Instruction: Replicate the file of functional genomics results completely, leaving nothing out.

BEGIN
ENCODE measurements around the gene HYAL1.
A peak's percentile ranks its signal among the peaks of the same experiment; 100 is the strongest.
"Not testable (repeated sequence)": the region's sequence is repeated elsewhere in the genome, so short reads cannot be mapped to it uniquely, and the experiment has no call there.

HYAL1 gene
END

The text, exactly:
ENCODE measurements around the gene HYAL1.
A peak's percentile ranks its signal among the peaks of the same experiment; 100 is the strongest.
"Not testable (repeated sequence)": the region's sequence is repeated elsewhere in the genome, so short reads cannot be mapped to it uniquely, and the experiment has no call there.

HYAL1 gene